The New Jersey Republican State Committee is accusing state Sen. Barbara Buono of apparent violations in campaign finance spending.
In a letter to the Election Law Enforcement Commission, the state committee argues Buono used her Senate campaign to finance her gubernatorial run in an apparent violation of campaign finance rules. The committee is asking for an investigation into the presumptive Democratic nominee’s spending.
The committee cites expenditures from Buono’s Senate account to pay $2,500 for her “Buono for Governor” campaign website and $4,000 spent on a professionally produced video announcing her gubernatorial run.
Neither expenditures were listed on the senator’s gubernatorial account.
Buono’s camp dismissed the call for an investigation as a way for Republicans to divert attention from the real issues facing the state.
Her campaign called the allegations “a blatant attempt by New Jersey Republicans to distract from [Gov.] Chris Christie’s failed recovery on the economy, inability to reduce education costs and failure to bring down the highest property taxes in the country,” said spokesman David Turner in a statement.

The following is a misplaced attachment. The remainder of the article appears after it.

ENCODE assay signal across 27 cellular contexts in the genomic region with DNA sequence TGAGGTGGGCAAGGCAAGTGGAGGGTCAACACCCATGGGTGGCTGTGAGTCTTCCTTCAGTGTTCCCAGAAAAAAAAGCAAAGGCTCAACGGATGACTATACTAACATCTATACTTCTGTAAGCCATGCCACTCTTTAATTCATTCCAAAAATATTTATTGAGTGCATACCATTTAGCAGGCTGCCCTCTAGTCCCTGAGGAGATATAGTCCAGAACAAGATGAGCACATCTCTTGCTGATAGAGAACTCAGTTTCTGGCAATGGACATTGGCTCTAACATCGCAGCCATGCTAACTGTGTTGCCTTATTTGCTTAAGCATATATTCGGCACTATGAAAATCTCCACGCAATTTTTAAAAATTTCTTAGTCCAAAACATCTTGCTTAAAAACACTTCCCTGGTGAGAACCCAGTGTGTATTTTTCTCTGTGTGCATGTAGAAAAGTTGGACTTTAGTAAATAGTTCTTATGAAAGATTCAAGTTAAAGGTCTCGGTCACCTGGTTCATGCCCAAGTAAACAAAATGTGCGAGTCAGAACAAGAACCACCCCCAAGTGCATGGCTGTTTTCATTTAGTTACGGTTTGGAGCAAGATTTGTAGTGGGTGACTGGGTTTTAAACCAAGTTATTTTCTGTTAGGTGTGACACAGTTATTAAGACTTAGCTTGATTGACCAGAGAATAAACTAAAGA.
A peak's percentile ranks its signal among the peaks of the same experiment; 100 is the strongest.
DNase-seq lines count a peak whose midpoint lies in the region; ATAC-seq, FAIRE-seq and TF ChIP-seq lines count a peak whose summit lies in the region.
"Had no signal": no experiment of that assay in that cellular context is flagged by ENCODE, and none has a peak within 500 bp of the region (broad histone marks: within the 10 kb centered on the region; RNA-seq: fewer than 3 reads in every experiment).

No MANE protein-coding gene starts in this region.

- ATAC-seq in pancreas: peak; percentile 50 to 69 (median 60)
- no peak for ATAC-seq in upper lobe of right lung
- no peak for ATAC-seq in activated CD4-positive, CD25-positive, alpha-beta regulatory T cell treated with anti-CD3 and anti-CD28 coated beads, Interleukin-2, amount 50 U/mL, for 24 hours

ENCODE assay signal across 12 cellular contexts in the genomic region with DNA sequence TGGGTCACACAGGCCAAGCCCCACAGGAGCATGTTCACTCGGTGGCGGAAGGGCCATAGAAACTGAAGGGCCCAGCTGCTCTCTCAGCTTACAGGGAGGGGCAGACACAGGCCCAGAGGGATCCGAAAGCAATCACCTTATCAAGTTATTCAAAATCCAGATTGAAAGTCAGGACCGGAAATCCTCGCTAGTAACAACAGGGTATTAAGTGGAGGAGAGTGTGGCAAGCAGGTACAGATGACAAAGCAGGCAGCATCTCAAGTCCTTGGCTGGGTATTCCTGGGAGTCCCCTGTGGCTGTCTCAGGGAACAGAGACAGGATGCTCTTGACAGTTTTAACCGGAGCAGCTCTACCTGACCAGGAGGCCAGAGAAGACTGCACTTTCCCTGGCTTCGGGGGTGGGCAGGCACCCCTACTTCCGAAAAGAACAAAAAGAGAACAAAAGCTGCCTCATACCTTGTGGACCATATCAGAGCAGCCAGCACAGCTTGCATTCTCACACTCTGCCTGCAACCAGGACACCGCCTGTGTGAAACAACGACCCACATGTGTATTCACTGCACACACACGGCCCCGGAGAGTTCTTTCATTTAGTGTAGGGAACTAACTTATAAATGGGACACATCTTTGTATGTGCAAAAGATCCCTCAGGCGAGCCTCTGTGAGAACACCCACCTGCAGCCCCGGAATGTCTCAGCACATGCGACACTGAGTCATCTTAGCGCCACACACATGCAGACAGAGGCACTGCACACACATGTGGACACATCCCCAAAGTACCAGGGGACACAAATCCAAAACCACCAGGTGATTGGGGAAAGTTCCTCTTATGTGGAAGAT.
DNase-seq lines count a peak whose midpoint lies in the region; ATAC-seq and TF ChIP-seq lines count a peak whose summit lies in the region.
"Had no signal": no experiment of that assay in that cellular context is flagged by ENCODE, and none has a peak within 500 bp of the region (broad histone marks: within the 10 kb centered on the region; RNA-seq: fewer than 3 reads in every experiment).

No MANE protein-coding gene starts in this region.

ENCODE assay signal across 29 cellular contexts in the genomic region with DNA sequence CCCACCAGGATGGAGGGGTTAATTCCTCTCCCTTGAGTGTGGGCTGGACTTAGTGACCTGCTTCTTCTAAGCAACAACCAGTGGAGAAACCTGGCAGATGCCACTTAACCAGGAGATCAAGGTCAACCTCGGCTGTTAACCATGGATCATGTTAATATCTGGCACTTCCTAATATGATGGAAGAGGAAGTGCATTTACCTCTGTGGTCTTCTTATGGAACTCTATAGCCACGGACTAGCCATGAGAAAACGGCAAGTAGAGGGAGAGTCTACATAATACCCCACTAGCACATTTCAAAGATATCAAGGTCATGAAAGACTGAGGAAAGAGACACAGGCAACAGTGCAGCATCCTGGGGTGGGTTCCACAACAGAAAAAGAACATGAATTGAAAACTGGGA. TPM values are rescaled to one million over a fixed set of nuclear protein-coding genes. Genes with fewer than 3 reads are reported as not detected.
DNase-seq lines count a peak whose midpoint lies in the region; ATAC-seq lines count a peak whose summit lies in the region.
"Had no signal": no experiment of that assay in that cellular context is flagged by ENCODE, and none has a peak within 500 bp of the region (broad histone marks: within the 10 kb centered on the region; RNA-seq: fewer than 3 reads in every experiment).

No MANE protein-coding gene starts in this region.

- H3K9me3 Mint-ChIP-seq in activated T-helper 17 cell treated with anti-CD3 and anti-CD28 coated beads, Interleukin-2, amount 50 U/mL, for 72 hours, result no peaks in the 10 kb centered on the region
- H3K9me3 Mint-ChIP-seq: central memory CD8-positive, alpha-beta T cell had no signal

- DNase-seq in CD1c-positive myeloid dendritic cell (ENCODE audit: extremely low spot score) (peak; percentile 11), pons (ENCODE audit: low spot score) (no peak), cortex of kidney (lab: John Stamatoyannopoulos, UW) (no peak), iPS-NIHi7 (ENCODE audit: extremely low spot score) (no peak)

“So instead of answering for three years of failed fiscal policies, they are lobbing false attacks,” he said. “Our campaign has always followed New Jersey’s finance laws and always will.”
An ELEC spokesperson told PolitickerNJ he could not comment on specific candidates or committees, but under election guidelines, candidates are required to set up separate accounts for legislative and gubernatorial races.
All campaign expenditures must be itemized in the appropriate account, according to guidelines.
Additionally, account balances from a Senate account cannot be transferred to a gubernatorial account, said Joseph Donohue, deputy director of the ELEC.
“If a candidate is running for office at the same level of government they can transfer money to their new account,” Donohue said. “But, if they want to run for higher office they cannot.”
Any transfers between accounts are prohibited, inclduing in-kind donations.
Candidates could face a fine of up to $6,800 per violation for each contribution or expense that is incorrectly reported, according to ELEC rules and regulations.